A future COVID19 African debt crisis?

Updated Every Two Weeks

This week, we saw a major dispute unfold between Zambia and private sector lenders, who rejected the government’s request for a 6 month payment holiday, due to Zambia’s needs to spend on COVID19 management. The private sector lenders rejected this request, and by doing so fuelled concerns that “Africa” would be falling into a debt crisis due to COVID19.

This kind of action and speculation is unfortunately, as we recognised when we began to collate the data on COVID19’s impact on Africa, highly problematic. Not only does it label Africa’s 55 countries as one, it also appears to be based on information that is contrary to the data in the public eye and cannot be rationally explained.

Take our findings this week.

This week, we see that there is still no “mass outbreak” across the continent – meaning Africa as a whole has considerably less cases than the rest of the world. However, cases continue to fluctuate in different countries, with some countries worried about “second waves”, others simply still doing their best to manage a slowly rising trend, and yet others seeing low case numbers and over 95% recovery rates. We can expect the same much into 2021.

This varied experience also applies to the issue of debt. As we have shown in previous infographics – Africa as a whole has a very small proportion of debt from other governments, multinational banks or the private sector globally – $775 billion in total, comparable to amounts held by single countries (e.g. Brazil’s $557bn, or India’s $521bn) and less than half of what China has borrowed from the world ($1962bn).

However, over the next four years, as forecast by the IMF, debt in many countries is expected to fluctuate in some African countries.  For instance, some 5 countries are currently forecast to see a “second wave” of debt to GDP ratios above those they saw in the early 1990s when a previous “African debt crisis” was declared. However, these 5 countries don’t include Zambia – they are Cabo Verde, Mauritius, Mozambique, South Africa, and Tunisia… countries that are often “seen” to be well managed. Other countries are simply doing their best to  manage the steadily rising costs of COVID19 health and economic costs, and yet others are seeing hardly any changes because they have so little access to international sources for loans.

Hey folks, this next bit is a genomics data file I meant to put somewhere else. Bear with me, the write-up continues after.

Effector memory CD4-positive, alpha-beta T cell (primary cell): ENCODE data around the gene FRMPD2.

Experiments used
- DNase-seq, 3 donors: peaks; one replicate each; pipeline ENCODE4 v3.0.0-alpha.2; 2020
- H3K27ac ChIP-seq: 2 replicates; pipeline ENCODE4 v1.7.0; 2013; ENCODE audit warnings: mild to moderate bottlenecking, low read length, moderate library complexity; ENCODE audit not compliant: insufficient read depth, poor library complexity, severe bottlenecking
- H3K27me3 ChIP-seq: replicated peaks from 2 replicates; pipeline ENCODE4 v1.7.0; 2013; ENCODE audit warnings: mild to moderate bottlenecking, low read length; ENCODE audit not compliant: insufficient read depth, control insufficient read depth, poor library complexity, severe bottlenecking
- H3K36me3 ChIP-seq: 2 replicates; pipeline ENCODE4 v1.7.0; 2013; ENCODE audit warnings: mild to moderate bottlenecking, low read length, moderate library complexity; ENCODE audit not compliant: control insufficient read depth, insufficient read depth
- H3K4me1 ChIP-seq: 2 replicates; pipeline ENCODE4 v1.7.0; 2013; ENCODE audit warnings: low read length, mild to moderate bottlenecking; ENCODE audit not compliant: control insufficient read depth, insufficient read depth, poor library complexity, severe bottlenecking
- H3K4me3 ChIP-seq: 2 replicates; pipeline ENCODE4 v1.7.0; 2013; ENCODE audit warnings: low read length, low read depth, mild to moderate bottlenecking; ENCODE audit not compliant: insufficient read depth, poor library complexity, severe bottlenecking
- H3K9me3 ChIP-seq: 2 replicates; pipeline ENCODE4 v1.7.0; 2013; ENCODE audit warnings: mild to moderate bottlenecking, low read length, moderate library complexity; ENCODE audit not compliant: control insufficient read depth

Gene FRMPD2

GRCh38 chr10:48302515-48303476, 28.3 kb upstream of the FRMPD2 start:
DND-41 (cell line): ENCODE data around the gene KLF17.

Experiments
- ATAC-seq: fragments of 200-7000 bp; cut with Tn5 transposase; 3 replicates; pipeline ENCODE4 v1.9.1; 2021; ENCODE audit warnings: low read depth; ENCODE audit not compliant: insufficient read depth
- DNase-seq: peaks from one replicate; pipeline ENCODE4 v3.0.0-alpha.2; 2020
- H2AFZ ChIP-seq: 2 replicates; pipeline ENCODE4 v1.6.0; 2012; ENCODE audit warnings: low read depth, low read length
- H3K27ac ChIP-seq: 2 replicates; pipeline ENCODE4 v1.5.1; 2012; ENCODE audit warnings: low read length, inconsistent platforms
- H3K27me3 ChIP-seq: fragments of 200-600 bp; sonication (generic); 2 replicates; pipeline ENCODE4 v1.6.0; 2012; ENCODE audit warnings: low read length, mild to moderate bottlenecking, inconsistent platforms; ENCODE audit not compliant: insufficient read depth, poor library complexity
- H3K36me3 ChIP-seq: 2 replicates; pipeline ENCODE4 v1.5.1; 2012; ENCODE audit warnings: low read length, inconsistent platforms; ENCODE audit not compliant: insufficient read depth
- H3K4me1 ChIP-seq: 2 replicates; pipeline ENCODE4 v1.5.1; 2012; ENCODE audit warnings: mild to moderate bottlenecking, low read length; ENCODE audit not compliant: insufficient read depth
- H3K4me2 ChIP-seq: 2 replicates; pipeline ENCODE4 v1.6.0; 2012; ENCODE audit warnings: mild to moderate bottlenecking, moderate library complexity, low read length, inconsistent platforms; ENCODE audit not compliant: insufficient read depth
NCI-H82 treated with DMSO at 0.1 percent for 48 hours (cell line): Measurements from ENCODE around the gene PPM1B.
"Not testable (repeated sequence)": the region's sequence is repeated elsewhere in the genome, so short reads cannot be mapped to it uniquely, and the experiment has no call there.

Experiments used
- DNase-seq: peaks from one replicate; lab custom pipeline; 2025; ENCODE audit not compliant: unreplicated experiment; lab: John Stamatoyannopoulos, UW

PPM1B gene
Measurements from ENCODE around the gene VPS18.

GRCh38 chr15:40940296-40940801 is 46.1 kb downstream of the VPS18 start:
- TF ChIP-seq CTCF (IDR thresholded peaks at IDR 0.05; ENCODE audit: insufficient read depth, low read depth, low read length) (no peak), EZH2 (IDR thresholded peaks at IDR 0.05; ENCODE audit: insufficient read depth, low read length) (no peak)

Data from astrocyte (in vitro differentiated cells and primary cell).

So why are there fears of an “African Debt crisis”? 

Well, with the IMF projecting slower 2021 growth rates globally – as we shared in our last infographic – it is right to be worried about economic management by governments all over the world. But just as the world got African management of COVID19 wrong, it is possible the world is getting African economic management wrong too. Take Zambia. Up to 2025, Zambia’s debt levels are forecast to reach 120% of GDP. That might seem high, but at the height of the 1990s Zambia had debt of up to 261% of GDP. With over 17,000 COVID19 cases detected so far, 94% of whom are recovered, and over 310,000 tests completed, the challenge for Zambia is reigniting growth which is predicted to only reach 0.6% in 2021, and 1.2% thereafter. How to do this without borrowing?

The fact is, most African governments are working hard to increase economic growth and grow resilience in the time of COVID19. It’s time the world didn’t succumb to old, tired “one-story” narratives, and made more cheap finance available to enable African citizens to truly recover.



*** The End***

To find out how Development Reimagined can help you, your organisation or Government during the COVID-19 outbreak please email the team at clients@developmentreimagined.com .

Special thanks go to Rosie Wigmore, Rosie Flowers, Sophia Kladaki, Rosie Flowers and Jing Cai for their work on the graphic and collecting/analysing the underlying data.

The data was collated from a range of sources including: government websites and media reports, the IMF policy tracker; the US Chamber COVID19 Dashboard; Our World in Data, Africa CDC and Worldometer. Our methodology is entirely in-house, based on analysis of spending, social distancing, income categories and other trends.

If you spot any gaps or have any enquiries, please send your feedback to us at DRteam@developmentreimagined.com, we will aim to respond asap.

November 2020

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